Garmann Discussion Special Feature

So who’s read Where is the Mango Princess? A Journey Back from Brain Injury? I know Shelly and I have, and last I knew, Harriet was still waiting for the book to arrive. Anyone else finished or in-progress? I’ll post the first question tomorrow.

We don’t yet have a November book or discussion leader. Any volunteers who want to share a special book? If not, I’m thinking I might like to share, re-read, and discuss Cheap: The High Cost of Discount Culture. Opinions?

And now for our Special Feature. This is direct from Harriet in Norway.

When I was in Bergen (my birth town and where relatives and many friends live) for the 60 years anniversary of a friend, I walked the dogs (4 shiba), and I just could not believe my eyes: I walked past Garmann Street! I had to stop and take pictures with my mobile.

Garmanns Gate in Bergen, Norway.

Garmanns Gate in Bergen, Norway.

Garmanns Gate in Bergen, Norway.

I took a lot of pictures of the houses with the name signs, because they are from different times in history, written differently!

Garmanns Gate in Bergen, Norway.

Garmanns Gate in Bergen, Norway.

It is a tiny street with small Bergen wooden houses. I just love them!

Sign about Garmannsgaten.

The Blue sign is a heritage sign stating the history of something or someone in the area (roughly translated):

The Garmann’s Street
The big farm of Sandviken (the local area translated as Big sandy Creek Farm) was wide, from The Mul-river in the South to Hellen in the North. (The farm was huge!) The Garmann family were owners of the farm from 200 years, from 1660. (Wow!) The family thus owned almost all of Sandviken and introduced organized “city planning” through its [bygslingssystem] (translates as “dividing areas and people living and working in groups”) so that commerce, industry, and residents’ hamlets would not conflict with farmers.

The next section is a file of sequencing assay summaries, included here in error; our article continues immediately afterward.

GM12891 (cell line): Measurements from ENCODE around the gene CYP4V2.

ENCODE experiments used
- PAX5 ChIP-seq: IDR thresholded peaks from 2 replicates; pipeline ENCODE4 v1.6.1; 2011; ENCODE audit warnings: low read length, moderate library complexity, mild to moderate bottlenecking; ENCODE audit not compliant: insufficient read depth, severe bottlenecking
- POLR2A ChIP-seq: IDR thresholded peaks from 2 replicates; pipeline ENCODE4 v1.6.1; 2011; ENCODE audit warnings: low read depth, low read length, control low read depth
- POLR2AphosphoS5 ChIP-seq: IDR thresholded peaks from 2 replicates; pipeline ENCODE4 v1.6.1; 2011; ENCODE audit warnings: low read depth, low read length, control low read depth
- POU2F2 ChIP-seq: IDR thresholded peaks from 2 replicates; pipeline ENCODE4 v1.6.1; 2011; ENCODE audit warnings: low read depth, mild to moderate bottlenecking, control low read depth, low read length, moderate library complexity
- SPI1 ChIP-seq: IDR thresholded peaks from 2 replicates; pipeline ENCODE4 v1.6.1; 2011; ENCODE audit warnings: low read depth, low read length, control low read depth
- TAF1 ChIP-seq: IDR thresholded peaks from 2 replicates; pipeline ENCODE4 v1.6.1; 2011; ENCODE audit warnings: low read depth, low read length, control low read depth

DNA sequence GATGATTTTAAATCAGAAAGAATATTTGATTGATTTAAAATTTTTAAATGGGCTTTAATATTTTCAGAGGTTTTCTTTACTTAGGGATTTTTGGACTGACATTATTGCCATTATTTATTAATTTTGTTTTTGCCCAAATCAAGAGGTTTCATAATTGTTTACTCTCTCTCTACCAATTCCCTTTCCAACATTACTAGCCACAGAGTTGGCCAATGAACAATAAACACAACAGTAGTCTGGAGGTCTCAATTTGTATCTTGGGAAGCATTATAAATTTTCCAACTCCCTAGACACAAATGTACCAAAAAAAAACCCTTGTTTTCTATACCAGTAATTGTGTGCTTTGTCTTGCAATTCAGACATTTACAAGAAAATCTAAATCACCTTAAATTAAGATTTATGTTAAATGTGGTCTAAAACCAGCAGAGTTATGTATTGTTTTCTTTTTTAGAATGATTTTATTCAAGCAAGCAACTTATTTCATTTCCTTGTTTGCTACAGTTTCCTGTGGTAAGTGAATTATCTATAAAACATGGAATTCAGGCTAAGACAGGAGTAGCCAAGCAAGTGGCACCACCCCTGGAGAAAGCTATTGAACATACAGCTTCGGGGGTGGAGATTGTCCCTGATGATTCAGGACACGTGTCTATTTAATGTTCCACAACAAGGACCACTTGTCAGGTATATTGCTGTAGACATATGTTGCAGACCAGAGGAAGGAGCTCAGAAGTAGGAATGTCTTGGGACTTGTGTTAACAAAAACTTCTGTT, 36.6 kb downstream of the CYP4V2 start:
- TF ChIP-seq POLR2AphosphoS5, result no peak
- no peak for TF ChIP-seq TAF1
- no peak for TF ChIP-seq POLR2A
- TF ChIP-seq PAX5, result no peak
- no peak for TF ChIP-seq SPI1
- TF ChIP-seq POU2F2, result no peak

Harriet's Garmanns Gate collage.

I made a collage of the street picture and the signs. It is such a curiosity!

Fun! Real Fun! The book got an extra dimension with this!

(Jen here again) How fun is this?! First, I love seeing a bit of Norway and Harriet’s birthplace. I also like hearing about the real Garmannsgaten. Then, I combine these images with the Garmann stories we just read and get a homey, rural, slightly old-fashioned, family- and community-oriented feeling.

So, who wants to go to Norway?

Categories: Reading

4 replies »

  1. I got the book Mango Princess on Monday, and finished reading it this morning ( Wednesday) so, I am ready.

    I made some enquieries about Stian Holes connections to Bergen, and the Garmanns Gate, but I could not find any. He is from Hokksund, Drammen, just an hour drive from Oslo.

    By the way: Bergen, Norway was rated top 5 as best harbour and “tourist qualities” for cruise ship passengers. Some thropical islands got the top of the list. I get that, because it is usually a rainy day in Bergen:-)

    Anyone planning a trip, I will happily be a guide for my book friends 😉

  2. Harriet, what great pictures! I have been so busy, I barely have had time to breathe the past month, so I missed most of the discussion. But I want to thank you for introducing me to these books. I have recommended and/or given them to several people.
    And yes- I would love to go to Norway!

  3. 😀
    I am interested in the book Cheap… I am sometimes puzzled by people who are so eager to get a bargain, and even want to haggle with me on my handcraft! You cant underprize enough for some folks… I like to get good value for my money, too, of course. Maybe this book will give new thoughts to the subject.
    Regards from Harriet

    Note: Bergen is the second or third (depends on who you ask, people from Bergen or Throndheim) largest city in Norway. The pictures are from one of the area with very old houses. The anxiety for fire is great even though it is a rainy district.